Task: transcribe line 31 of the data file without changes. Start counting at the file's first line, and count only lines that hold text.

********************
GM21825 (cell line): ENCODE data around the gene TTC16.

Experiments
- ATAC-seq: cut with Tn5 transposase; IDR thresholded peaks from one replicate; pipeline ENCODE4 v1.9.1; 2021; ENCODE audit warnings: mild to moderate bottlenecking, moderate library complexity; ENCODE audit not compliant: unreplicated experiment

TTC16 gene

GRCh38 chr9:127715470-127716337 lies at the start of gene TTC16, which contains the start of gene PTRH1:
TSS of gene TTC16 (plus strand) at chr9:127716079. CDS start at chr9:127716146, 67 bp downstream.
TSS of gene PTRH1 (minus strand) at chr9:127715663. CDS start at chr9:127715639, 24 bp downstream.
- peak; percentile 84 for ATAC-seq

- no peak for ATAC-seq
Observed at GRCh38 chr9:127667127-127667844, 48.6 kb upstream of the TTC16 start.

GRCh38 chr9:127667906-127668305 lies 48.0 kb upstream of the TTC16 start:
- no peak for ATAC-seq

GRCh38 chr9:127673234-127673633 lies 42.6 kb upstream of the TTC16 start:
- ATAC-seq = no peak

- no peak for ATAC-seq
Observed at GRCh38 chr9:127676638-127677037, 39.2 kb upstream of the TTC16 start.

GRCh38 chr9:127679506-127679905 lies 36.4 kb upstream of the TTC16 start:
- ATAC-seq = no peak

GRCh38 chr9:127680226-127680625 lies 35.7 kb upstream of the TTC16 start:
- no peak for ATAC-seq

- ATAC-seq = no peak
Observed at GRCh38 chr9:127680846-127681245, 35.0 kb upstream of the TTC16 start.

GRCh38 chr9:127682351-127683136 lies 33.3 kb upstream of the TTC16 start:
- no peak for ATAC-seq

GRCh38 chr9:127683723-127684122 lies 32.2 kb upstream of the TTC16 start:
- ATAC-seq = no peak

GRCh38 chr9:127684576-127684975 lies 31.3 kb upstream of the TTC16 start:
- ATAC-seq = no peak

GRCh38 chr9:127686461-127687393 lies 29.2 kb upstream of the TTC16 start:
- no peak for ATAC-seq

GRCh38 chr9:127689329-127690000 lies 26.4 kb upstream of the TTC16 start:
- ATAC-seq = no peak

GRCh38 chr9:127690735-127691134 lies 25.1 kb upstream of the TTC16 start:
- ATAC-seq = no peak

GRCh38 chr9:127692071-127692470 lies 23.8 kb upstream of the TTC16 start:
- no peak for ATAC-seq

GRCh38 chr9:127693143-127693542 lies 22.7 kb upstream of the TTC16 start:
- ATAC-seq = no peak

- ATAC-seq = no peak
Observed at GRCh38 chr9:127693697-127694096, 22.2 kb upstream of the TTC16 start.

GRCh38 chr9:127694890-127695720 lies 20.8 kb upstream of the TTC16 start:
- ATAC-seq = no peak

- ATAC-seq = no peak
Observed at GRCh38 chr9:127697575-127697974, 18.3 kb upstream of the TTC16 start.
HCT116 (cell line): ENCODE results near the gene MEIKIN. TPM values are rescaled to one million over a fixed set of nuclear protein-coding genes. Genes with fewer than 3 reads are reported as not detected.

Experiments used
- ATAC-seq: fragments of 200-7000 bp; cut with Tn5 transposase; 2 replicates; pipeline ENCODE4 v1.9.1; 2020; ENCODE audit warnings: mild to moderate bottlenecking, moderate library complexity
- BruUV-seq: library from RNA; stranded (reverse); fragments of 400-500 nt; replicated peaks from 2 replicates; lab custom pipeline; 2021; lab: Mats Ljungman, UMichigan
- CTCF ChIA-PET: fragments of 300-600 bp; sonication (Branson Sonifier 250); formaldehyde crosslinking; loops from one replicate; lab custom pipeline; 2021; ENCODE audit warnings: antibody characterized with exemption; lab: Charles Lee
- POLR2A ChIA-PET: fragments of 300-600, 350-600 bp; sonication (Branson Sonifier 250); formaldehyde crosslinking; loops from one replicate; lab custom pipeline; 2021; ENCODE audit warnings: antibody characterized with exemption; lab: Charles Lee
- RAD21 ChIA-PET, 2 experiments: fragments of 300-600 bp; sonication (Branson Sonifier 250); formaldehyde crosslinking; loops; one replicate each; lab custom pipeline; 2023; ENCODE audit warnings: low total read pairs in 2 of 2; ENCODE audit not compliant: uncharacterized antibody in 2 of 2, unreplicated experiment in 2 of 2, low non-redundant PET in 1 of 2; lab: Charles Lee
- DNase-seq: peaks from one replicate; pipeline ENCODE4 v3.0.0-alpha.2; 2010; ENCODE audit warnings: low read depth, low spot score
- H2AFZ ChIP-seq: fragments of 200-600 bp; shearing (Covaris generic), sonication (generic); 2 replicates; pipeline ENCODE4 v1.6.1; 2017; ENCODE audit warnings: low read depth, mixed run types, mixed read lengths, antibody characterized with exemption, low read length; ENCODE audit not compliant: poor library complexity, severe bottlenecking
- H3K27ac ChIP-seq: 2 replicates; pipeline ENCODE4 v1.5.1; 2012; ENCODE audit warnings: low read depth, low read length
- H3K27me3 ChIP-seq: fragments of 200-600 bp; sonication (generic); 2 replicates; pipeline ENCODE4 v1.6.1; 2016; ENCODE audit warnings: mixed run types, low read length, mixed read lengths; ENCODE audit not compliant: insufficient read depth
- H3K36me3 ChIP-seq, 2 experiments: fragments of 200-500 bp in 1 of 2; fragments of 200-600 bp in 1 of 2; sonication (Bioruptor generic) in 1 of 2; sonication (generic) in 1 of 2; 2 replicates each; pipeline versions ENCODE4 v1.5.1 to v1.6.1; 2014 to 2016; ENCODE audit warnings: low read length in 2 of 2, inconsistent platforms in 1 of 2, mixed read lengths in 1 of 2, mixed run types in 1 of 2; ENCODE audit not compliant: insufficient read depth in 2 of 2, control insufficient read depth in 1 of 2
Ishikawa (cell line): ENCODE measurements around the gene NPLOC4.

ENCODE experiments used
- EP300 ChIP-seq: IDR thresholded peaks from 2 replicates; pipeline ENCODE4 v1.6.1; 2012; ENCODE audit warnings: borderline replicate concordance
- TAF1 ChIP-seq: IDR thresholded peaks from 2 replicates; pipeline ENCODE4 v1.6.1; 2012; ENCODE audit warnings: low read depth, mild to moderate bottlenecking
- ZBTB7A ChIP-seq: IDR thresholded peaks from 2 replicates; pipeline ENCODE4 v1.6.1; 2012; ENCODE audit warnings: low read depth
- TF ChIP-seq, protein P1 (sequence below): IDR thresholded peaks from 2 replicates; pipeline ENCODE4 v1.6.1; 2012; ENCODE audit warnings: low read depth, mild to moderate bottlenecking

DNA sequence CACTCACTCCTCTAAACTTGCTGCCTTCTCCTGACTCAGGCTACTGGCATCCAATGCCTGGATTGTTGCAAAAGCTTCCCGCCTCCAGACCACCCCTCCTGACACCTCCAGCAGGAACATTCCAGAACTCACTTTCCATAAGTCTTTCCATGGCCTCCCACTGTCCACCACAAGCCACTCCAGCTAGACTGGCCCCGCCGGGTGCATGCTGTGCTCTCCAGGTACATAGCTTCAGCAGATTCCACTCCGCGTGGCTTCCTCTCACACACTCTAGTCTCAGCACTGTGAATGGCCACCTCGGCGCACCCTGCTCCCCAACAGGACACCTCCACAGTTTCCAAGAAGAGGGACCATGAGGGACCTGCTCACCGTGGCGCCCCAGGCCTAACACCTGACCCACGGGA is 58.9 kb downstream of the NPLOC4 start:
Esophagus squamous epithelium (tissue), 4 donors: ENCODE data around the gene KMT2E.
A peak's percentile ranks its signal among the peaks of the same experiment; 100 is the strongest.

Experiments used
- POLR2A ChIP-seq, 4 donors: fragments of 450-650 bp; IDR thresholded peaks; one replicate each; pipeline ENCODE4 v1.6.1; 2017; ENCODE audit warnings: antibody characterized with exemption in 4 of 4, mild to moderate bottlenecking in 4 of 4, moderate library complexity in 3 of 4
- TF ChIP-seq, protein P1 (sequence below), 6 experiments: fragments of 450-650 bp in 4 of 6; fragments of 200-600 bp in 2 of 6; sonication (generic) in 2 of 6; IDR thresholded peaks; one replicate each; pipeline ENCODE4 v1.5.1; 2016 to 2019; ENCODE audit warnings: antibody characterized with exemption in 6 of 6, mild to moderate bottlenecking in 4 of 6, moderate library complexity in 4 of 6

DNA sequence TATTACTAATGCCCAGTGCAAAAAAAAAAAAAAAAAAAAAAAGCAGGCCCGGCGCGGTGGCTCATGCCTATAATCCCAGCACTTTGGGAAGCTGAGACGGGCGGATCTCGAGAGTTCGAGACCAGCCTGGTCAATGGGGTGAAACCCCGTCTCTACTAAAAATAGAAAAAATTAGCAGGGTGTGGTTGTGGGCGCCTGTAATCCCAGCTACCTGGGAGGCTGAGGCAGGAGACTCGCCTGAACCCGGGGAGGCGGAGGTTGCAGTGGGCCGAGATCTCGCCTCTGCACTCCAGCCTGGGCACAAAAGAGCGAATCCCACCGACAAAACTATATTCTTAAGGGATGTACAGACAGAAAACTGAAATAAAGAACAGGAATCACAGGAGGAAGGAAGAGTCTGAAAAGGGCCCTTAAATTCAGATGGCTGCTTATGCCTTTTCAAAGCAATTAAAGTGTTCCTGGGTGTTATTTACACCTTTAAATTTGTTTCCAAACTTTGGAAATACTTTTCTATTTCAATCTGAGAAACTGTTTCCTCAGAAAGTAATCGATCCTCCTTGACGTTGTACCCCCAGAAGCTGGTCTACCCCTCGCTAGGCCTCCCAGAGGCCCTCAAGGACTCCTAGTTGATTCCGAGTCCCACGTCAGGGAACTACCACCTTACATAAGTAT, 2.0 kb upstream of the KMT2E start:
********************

GRCh38 chr9:127689329-127690000 lies 26.4 kb upstream of the TTC16 start: